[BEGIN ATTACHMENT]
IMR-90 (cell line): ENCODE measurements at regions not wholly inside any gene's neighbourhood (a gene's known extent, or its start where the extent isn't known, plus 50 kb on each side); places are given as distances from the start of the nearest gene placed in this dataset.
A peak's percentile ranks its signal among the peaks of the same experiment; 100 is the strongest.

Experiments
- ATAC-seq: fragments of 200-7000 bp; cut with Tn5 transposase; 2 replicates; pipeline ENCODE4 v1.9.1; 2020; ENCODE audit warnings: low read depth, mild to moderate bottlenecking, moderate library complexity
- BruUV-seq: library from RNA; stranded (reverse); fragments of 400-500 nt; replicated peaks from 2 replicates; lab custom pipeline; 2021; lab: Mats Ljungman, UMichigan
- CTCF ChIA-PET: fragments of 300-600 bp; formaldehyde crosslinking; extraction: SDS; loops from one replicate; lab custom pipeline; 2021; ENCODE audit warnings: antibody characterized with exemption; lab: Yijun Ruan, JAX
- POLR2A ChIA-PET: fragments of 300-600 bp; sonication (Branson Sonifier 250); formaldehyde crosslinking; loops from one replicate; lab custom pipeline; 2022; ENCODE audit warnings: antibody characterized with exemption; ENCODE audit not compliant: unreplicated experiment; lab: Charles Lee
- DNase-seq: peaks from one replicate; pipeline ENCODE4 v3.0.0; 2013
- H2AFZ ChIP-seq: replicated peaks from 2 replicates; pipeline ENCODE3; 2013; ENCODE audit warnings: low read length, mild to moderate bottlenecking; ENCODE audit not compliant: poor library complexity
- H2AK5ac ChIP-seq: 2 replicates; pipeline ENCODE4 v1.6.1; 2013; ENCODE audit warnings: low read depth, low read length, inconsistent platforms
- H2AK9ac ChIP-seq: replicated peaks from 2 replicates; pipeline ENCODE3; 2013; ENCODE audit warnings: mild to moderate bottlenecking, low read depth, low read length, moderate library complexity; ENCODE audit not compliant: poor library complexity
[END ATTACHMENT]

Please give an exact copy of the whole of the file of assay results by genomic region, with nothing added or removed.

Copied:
IMR-90 (cell line): ENCODE measurements at regions not wholly inside any gene's neighbourhood (a gene's known extent, or its start where the extent isn't known, plus 50 kb on each side); places are given as distances from the start of the nearest gene placed in this dataset.
A peak's percentile ranks its signal among the peaks of the same experiment; 100 is the strongest.

Experiments
- ATAC-seq: fragments of 200-7000 bp; cut with Tn5 transposase; 2 replicates; pipeline ENCODE4 v1.9.1; 2020; ENCODE audit warnings: low read depth, mild to moderate bottlenecking, moderate library complexity
- BruUV-seq: library from RNA; stranded (reverse); fragments of 400-500 nt; replicated peaks from 2 replicates; lab custom pipeline; 2021; lab: Mats Ljungman, UMichigan
- CTCF ChIA-PET: fragments of 300-600 bp; formaldehyde crosslinking; extraction: SDS; loops from one replicate; lab custom pipeline; 2021; ENCODE audit warnings: antibody characterized with exemption; lab: Yijun Ruan, JAX
- POLR2A ChIA-PET: fragments of 300-600 bp; sonication (Branson Sonifier 250); formaldehyde crosslinking; loops from one replicate; lab custom pipeline; 2022; ENCODE audit warnings: antibody characterized with exemption; ENCODE audit not compliant: unreplicated experiment; lab: Charles Lee
- DNase-seq: peaks from one replicate; pipeline ENCODE4 v3.0.0; 2013
- H2AFZ ChIP-seq: replicated peaks from 2 replicates; pipeline ENCODE3; 2013; ENCODE audit warnings: low read length, mild to moderate bottlenecking; ENCODE audit not compliant: poor library complexity
- H2AK5ac ChIP-seq: 2 replicates; pipeline ENCODE4 v1.6.1; 2013; ENCODE audit warnings: low read depth, low read length, inconsistent platforms
- H2AK9ac ChIP-seq: replicated peaks from 2 replicates; pipeline ENCODE3; 2013; ENCODE audit warnings: mild to moderate bottlenecking, low read depth, low read length, moderate library complexity; ENCODE audit not compliant: poor library complexity